This is the third part of a series of articles.  The second part can be found here.

Harmonising national laws

Following the enactment of the Computer Misuse Act, the Council of Europe were well aware of the borderless nature of the internet, and the inherent problems of policing it, and began attempting to harmonise national laws relating to cyber crime.  In particular, they wanted to criminalise “the production, sale, procurement for use, import, distribution or otherwise making available of… a computer password, access code, or similar data by which the whole or any part of a computer system is capable of being accessed” when “committed intentionally and without right”.

The Computer Misuse Act 1990 was amended in a variety of ways, including a new s.3A, and, criminalised acts which should concern the penetration tester community:

  1. A person is guilty of an offence if he makes, adapts, supplies or offers to supply any article intending it to be used to commit, or to assist in the commission of, an offence of unauthorised access to or modification of computer material;
  2. A person is guilty of an offence if he supplies or offers to supply any article believing that it is likely to be used to commit, or to assist in the commission of, an offence of unauthorised access to or modification of computer material;
  3. A person is guilty of an offence if he obtains any article with a view to its being supplied for use to commit, or to assist in the commission of, an offence of unauthorised access to or modification of computer material;

Criminalising IT security professionals

Those who use penetration testing, or ethical hacking, to identify security weaknesses are venturing closely to the activity of an unlawful hacker.  There is clearly potential for IT security professionals to have their activities criminalised.  A badly drafted contract with a client could result in you veering into unauthorised access and potentially a justifiable complaint to the police could follow.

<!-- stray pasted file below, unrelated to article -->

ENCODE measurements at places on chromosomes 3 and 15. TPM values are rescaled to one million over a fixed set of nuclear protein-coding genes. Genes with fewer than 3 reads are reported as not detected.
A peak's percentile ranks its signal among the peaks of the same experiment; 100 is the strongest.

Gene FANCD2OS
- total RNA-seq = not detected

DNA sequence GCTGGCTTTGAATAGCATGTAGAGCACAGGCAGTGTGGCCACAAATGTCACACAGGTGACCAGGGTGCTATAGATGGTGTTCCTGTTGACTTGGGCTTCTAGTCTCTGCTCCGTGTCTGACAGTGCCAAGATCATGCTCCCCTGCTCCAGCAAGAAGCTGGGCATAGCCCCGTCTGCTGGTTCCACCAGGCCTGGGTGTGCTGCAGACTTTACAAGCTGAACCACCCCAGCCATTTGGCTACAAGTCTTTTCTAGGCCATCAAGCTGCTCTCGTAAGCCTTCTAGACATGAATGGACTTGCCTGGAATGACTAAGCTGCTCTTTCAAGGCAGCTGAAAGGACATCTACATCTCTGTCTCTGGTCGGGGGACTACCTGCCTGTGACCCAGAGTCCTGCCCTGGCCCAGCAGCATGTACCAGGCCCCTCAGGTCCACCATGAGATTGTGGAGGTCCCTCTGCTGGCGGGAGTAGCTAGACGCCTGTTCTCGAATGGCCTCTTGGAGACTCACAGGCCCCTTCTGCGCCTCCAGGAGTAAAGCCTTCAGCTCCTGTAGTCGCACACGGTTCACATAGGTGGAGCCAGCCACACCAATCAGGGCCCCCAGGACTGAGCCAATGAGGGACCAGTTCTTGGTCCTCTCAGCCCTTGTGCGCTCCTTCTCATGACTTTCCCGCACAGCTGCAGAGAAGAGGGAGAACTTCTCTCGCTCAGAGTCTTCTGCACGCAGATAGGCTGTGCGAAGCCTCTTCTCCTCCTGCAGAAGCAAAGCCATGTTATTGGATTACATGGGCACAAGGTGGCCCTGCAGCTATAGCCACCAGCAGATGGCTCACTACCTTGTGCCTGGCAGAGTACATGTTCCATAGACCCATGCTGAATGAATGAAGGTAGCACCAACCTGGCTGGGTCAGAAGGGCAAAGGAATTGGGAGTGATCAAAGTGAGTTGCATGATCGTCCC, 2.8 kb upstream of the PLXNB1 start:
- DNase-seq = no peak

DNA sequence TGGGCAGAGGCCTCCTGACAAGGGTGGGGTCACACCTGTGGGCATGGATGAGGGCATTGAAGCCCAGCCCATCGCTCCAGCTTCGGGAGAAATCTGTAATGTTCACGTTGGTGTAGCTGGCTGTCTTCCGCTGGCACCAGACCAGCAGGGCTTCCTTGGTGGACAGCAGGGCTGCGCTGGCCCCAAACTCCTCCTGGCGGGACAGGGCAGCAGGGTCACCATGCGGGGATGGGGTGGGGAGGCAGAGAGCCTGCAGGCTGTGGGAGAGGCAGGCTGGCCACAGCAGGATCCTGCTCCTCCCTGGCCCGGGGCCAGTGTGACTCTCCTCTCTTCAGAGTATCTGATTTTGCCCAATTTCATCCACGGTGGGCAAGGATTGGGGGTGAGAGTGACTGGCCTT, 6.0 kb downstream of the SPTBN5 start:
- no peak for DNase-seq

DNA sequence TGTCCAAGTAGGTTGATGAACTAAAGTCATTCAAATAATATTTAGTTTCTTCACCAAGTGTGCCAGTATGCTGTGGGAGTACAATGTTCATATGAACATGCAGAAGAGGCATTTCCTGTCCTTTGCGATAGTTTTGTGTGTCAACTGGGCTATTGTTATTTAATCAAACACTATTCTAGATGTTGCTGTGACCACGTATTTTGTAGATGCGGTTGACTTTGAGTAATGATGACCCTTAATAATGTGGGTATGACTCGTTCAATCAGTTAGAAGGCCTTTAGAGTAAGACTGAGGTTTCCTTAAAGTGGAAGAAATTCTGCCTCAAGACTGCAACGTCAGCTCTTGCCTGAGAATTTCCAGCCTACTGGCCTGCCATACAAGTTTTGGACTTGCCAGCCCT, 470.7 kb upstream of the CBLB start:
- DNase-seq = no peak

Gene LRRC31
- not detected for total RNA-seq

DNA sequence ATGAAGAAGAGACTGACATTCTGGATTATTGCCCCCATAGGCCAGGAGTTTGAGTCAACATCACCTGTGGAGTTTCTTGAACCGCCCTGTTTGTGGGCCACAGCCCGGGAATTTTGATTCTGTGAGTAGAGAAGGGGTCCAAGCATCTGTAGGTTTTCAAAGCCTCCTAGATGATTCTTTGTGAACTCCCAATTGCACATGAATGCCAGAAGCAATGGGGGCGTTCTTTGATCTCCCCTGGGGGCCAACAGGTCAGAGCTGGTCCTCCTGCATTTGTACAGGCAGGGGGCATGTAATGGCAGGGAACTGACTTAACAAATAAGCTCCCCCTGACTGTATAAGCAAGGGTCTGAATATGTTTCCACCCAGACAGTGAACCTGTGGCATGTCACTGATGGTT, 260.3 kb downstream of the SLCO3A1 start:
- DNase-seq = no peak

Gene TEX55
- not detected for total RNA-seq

Furthermore, the production and distribution of software aids or toolkits for IT security work could also be deemed unlawful.  Many of the tools used by security professionals are commercially available products used in the load, penetration and network and resilience testing arenas.  However, the distinction between the lawful and unlawful use of such tools is a very fine line.  By their nature, they are used to access a computer system and therefore fall into the s.3A activity – one which carries a maximum sentence of two years imprisonment.

In fact, the definition is so broad – “supplying, or offering to supply, an article, believing that it is likely to be used” in an offence” – that many of those in the IT world are left close to statutory offences.  This is despite no actual criminality being present.

This section discusses the supply of “any article”.  Again, this is a broad term purposely used by Parliament.  It is used to describe software but is not restricted in that manner and could also describe a news article providing information alerting users to known security vulnerabilities in pieces of software. 

To be guilty, the person must “believe” that the article is likely to be used to hack.  The threshold of belief remains unclear and untested.  However, the section does appear to put the onus on manufacturers and distributors to decide whether they are supplying to legitimate users or likely criminals.  Publicly available security alerts should be more carefully drafted so as not to provide too much detail, allowing vendors to explain they did not believe the information was likely to be used to commit an offence. 

This is the third part of  an article that first appeared in PenTest magazine.  The remaining parts will be published on this blog on a weekly basis.

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